Oliver Cooper, Leader of the Opposition, London Borough of Camden writes to Sir David Norgrove, Chair, UK Statistics Authority.

Dear Sir or Madam,

I continue to be concerned by the misuse of crime statistics, which I know the UK Statistics Authority has taken an interest in before.

As you know, Police Recorded Crime evidence ought to be presented with appropriate caveats about its limited reliability as a measure of crime, and that greater reliance should be placed on the Crime Survey for England & Wales to give a more accurate impression of both levels of crime and direction of change of crime levels.

The removal of the National Statistics status from Police Recorded Crime in January 2014 should have served as sufficient warning to users of the statistics that Police Recorded Crime  is to be used solely within the context of statistics that have retained National Statistics status, such as the Crime Survey.  I expect that the UKSA shares my concern that politicians have not taken the UKSA’s steer on that issue.

I note this in the context of the Mayor of London using both personal and public office, including the London.gov.uk website and the @MayorOfLondon Twitter account, to misuse Police Recorded Crime statistics.  Below are a small number of exhibits:

30 October 2017: https://www.london.gov.uk/city-hall-blog/police-cuts-risking-londoners-safety
31 October 2017: https://www.london.gov.uk/city-hall-blog/sadiq-speaks-tackling-knife-crime
4 January 2018: https://www.independent.co.uk/news/uk/politics/sadiq-khan-crime-weak-causes-violence-london-met-police-theresa-may-home-office-stabbings-murders-a8141436.html
25 January 2018: https://www.theguardian.com/commentisfree/2018/jan/25/soaring-crime-statistics-government-neglect-cuts-police
14 February 2018: https://www.london.gov.uk/city-hall-blog/mayors-investing-ps60m-met-heres-why
4 July 2018: https://www.london.gov.uk/city-hall-blog/police-numbers-london-lowest-20-years
6 July 2018: https://www.london.gov.uk/city-hall-blog/every-borough-attends-mayors-knife-crime-summit
17 July 2018: https://twitter.com/MayorofLondon/status/1019232589184421894

On most of these occasions, the Mayor of London does not note that his statement that ‘violent crime is rising nationally’ is entirely reliant on Police Recorded Crime data.  On some occasions he does, but does not then note the contrary context provided by the Crime Survey.  This is extremely – and I believe deliberately – misleading, and does great disservice to victims of crime, the law enforcement professionals that combat it, and the statisticians that measure it.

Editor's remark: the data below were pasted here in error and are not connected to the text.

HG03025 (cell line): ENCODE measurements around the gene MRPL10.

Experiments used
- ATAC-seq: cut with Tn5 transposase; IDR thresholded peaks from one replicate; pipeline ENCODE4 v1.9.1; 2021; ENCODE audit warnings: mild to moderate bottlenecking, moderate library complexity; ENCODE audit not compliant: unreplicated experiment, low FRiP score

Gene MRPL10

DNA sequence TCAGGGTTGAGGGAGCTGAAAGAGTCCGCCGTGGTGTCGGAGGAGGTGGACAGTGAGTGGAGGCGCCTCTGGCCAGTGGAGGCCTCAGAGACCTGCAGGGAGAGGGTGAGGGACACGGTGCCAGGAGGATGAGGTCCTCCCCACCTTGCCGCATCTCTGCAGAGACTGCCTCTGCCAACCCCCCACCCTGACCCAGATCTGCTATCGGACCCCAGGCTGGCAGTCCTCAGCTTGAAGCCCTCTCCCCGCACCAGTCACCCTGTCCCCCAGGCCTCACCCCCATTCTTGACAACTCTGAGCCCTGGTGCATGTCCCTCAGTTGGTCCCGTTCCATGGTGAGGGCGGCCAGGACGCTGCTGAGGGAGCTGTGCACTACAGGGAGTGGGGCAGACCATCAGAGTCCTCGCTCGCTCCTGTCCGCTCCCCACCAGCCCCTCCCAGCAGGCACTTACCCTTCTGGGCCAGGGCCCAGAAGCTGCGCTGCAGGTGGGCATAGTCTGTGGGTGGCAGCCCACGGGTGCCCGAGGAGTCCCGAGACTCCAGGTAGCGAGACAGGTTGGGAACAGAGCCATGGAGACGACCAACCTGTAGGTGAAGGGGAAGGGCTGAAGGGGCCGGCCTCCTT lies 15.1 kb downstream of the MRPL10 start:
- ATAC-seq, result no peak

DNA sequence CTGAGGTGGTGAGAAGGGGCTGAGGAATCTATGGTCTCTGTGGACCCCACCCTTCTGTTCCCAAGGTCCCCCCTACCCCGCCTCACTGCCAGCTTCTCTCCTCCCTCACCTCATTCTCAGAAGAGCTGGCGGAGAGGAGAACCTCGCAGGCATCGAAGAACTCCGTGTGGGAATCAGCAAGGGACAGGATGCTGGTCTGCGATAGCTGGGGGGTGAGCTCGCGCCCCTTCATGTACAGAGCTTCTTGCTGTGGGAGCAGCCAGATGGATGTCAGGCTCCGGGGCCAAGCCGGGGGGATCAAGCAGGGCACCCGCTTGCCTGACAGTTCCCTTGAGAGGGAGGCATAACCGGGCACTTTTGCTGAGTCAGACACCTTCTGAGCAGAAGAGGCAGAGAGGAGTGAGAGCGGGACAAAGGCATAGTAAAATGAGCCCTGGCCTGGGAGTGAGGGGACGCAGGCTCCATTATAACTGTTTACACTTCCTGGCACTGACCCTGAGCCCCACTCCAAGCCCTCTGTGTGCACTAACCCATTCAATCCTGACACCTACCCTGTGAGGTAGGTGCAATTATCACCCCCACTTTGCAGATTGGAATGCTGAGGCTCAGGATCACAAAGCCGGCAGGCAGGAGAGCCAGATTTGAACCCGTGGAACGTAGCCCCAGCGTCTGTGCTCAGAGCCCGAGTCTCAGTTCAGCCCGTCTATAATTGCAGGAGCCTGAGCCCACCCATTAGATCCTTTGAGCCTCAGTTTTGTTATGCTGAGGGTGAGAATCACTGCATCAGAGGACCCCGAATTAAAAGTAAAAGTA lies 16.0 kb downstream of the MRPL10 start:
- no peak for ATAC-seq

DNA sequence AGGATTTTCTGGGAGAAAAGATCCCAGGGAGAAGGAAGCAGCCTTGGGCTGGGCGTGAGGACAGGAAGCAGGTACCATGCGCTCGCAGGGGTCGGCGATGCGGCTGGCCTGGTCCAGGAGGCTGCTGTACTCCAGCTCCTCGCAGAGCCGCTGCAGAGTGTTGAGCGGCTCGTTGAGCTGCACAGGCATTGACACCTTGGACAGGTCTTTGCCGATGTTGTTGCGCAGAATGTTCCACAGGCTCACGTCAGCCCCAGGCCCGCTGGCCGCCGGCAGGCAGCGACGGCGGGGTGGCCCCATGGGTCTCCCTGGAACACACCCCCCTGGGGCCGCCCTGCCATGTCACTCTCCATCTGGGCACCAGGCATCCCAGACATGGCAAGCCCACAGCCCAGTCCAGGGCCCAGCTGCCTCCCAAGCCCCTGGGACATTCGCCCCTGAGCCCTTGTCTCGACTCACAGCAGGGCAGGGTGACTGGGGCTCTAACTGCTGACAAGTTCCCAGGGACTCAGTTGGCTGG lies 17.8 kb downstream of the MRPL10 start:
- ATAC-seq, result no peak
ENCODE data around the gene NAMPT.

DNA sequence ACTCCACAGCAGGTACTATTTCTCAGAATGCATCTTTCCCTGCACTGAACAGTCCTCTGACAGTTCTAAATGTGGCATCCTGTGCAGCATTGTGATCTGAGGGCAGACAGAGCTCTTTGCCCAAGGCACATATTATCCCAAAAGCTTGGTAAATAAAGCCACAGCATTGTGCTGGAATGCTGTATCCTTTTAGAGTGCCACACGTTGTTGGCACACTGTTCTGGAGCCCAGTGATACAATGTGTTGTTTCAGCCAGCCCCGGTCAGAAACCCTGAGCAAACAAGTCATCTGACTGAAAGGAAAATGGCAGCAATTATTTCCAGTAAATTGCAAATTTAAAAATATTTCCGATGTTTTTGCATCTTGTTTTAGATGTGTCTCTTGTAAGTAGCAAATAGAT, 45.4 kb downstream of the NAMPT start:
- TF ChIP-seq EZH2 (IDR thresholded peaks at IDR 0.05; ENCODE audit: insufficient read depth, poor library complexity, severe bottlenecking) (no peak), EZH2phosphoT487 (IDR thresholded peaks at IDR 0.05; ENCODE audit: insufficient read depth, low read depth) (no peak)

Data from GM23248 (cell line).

The ONS noted in the latest release of the Crime Survey that there had been “No change in overall violent offences” in the last year, but that the total number of violent offences had fallen from 1,896,000 in the calendar year 2011 to 1,245,000 in the calendar year 2017: a fall of 34%.  Among violence with injury – which the public sometimes understands as the definition of violent crime – the numbers were respectively 1,076,000 in 2011 and 588,000 in 2017: a fall of 45%.

As such, the Crime Survey contradicts the Mayor of London’s claim that violent crime is rising nationally.  There are some rare offences for which Police Recorded Crime is reliable, but as the UKSA acknowledges, the Crime Survey is more complete and reliable for violent crime overall, and in any fair-handed presentation of official statistics, I would expect this to be noted at least alongside the Police Recorded Crime to offer context and avoid misuse.

The UKSA has written to leading politicians that habitually misuse Police Recorded Crime statistics, such as the letter from Sir Andrew Dilnot to Jack Dromey MP dated 18 February 2016.  Please could you analyse the above for accuracy and advise if you could remind the Mayor of London to present this more accurate information in future?

Kind regards,

Oliver Cooper

Leader of the Opposition, London Borough of Camden

Councillor, Hampstead Town ward

Leader of the Conservative Group

Related Links

Sir David Norgrove to Sadiq Khan (August 2018)